Age of Empires was thus borne from the idea of merging RTS gameplay with the historical and economic aspects of games such as Sid Meier’s Civilization.

What is the AOE series all about?

Age of Empires

Age of Empires, the first title in the series, was released in 1997. It revolves around events in Europe and Asia that range from the Stone Age to the Iron Age - or from ancient history to classical antiquity - a period that lasted nearly 3.5 million years and ended between the 8th century BCE and the 6th century AD.
In Age of Empires, you play as a leader of an ancient civilization, developing and advancing it along with a number of hunter-gatherers through four ages that include the Stone, Tool, Bronze, and Iron Ages. There are 12 civilizations based on prominent nations of the ancient world; the 12 are divided into four groups (Greek, Mesopotamian, Egyptian, and Asian) and include Assyrians, Babylonians, Persians, Phoenicians, Sumerians, and more.

Gathering resources to advance

To win, and secure an expansive Iron Age empire, you’ll need to gather resources to pay for new units, buildings, and more advanced technology. The main types of units are civilian, military, and animal, including:
  • Villagers - collect resources, forage, farm, cut down trees for wood, construct buildings, mine for stone and gold, fish, and hunt
  • Infantry - swordsmen, bowmen, axemen, and hoplites, using melee, short-range combat to attack
  • Mounted - chariots, cavalry, war elephants, and archers (or on foot)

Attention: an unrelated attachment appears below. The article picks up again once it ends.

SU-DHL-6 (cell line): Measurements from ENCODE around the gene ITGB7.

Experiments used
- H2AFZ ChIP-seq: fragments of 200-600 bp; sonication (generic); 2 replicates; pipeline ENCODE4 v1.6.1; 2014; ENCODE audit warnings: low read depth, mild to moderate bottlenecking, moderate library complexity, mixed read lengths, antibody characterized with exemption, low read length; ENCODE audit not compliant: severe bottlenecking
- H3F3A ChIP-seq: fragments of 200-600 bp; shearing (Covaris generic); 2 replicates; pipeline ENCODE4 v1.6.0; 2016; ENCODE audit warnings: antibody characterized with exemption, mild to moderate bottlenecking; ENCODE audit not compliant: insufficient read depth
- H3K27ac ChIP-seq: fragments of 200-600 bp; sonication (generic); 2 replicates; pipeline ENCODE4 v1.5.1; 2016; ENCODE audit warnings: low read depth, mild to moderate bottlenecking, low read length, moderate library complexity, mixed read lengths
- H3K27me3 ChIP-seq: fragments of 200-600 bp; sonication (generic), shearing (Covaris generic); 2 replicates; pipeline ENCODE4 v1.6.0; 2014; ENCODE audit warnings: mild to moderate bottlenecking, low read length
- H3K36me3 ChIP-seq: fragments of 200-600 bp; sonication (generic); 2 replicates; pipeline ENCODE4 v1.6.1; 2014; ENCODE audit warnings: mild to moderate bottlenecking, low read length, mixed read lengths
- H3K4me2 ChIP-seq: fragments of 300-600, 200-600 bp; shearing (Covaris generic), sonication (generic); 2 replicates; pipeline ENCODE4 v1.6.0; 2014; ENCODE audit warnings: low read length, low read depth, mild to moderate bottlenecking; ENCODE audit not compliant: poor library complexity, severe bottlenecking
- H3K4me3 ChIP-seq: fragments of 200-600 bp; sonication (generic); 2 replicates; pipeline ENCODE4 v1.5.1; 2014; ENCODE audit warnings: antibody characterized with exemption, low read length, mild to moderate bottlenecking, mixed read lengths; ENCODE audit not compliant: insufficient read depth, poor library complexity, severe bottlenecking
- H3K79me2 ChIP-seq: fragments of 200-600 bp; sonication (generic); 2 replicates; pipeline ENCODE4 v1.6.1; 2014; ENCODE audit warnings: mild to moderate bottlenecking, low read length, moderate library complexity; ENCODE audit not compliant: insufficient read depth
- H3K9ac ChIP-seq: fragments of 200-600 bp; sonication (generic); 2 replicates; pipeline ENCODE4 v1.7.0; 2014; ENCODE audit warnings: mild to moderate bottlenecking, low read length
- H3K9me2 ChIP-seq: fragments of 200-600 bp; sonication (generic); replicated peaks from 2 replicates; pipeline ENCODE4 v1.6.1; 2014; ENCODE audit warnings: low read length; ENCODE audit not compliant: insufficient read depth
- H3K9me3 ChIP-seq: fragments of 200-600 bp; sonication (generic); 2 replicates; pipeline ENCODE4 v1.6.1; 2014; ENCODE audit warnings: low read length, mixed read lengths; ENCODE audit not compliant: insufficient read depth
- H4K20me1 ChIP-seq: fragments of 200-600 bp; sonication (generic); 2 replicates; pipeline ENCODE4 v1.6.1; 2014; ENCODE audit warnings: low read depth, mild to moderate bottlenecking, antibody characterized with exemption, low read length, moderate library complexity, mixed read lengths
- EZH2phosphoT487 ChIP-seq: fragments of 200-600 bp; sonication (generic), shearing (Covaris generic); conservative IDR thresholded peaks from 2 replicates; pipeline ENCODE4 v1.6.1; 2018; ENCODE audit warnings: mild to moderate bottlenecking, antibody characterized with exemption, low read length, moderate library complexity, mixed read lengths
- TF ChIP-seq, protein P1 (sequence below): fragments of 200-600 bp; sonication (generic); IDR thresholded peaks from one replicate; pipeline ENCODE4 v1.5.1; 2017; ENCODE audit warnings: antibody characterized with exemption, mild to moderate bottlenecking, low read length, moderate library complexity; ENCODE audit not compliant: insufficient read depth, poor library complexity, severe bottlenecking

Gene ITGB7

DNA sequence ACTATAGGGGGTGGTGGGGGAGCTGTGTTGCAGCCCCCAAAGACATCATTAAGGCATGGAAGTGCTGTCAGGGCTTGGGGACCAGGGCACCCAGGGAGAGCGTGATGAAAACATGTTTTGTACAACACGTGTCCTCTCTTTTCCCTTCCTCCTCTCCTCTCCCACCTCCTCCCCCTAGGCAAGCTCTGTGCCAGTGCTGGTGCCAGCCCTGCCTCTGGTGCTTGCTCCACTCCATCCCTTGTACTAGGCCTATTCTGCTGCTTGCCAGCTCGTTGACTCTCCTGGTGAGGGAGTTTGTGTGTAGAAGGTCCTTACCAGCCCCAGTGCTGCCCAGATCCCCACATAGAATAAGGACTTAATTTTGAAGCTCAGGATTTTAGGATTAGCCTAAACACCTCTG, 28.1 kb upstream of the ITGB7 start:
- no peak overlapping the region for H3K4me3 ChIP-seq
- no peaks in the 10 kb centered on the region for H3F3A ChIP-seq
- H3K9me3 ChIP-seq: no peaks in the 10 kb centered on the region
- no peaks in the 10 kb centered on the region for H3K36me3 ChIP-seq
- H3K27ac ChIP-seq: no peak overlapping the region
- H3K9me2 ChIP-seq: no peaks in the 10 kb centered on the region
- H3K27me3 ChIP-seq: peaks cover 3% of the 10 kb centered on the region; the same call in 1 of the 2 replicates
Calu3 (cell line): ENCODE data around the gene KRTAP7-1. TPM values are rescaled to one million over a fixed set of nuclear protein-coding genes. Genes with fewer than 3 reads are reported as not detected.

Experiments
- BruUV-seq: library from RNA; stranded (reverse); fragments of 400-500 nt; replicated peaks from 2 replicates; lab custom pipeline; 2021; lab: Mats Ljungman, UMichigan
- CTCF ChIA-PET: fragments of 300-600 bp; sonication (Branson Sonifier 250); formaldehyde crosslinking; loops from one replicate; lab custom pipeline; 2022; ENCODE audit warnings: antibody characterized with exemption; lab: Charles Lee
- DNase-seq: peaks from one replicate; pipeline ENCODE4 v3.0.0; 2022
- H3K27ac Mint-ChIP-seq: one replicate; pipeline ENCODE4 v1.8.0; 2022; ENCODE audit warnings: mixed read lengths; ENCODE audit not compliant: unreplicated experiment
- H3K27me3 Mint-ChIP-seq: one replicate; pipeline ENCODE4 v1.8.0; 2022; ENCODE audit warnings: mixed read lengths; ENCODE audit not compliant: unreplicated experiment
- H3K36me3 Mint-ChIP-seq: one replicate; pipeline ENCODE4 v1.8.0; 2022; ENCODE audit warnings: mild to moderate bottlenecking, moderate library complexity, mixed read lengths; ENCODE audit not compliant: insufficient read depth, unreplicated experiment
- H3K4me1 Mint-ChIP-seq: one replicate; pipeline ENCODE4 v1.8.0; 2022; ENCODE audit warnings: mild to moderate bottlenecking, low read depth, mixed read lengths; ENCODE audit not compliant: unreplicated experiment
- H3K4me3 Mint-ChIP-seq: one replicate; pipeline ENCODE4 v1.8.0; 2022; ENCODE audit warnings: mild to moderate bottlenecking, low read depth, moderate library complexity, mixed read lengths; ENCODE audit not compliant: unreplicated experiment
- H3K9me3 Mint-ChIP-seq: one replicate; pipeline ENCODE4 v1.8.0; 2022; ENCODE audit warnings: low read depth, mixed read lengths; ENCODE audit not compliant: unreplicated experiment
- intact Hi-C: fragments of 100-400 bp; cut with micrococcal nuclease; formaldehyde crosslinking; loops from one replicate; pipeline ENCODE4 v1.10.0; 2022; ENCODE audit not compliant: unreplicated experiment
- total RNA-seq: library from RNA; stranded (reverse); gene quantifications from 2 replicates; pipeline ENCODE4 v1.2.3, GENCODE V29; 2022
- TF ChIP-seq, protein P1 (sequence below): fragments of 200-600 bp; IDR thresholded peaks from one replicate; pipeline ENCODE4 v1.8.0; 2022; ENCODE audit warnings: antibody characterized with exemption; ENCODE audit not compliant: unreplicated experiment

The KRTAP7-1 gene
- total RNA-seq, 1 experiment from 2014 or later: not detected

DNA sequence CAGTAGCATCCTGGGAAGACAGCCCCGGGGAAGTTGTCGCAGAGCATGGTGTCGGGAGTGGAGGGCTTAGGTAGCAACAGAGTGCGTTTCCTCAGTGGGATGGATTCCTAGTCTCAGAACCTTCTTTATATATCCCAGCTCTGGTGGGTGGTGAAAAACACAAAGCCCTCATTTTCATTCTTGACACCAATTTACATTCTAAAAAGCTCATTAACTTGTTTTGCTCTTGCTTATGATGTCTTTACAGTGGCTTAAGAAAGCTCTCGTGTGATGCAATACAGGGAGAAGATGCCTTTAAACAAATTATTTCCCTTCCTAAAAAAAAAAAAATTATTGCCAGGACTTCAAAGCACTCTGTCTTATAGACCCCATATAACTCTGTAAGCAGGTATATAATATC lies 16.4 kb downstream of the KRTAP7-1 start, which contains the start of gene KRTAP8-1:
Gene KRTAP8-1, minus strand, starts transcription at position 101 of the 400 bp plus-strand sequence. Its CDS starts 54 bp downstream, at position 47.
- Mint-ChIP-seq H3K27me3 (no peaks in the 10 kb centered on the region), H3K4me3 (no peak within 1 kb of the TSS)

• Priests - non-combat and healing capabilities
  • Siege - catapults and ballista
  • Nautical - fishing boats and transport ships
Advancing between the four ages occurs at the Town Center - one of the most important buildings in the game - where villagers are created and several units are supported. Your ability to build multiple Town Centers is unlocked by constructing a Government Center during the third age (Bronze) of the game.
Each advancement equips you with new technologies, weapons, and units. And each civilization has its own unique technology tree that shows available buildings, units, and technologies for that specific civilization. Certain technologies, for instance, might be found in one civilization but not another (just as in real life).
Technology, in particular, plays a very important role in the strategy within Age of Empires. As a civilization progresses through the ages, technology becomes progressively more expensive. Accordingly, collecting necessary resources to obtain them also becomes increasingly complex.